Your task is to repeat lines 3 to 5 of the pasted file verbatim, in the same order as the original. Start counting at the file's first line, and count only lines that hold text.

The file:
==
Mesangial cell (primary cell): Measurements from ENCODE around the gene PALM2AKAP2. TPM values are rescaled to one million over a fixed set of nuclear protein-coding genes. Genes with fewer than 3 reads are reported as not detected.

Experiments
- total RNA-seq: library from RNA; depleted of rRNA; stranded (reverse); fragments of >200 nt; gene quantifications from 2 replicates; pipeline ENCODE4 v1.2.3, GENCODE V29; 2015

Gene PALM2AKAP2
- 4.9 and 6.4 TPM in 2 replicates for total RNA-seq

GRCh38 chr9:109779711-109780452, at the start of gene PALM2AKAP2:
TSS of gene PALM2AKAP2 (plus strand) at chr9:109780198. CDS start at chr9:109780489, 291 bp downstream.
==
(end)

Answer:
- total RNA-seq: library from RNA; depleted of rRNA; stranded (reverse); fragments of >200 nt; gene quantifications from 2 replicates; pipeline ENCODE4 v1.2.3, GENCODE V29; 2015

Gene PALM2AKAP2
- 4.9 and 6.4 TPM in 2 replicates for total RNA-seq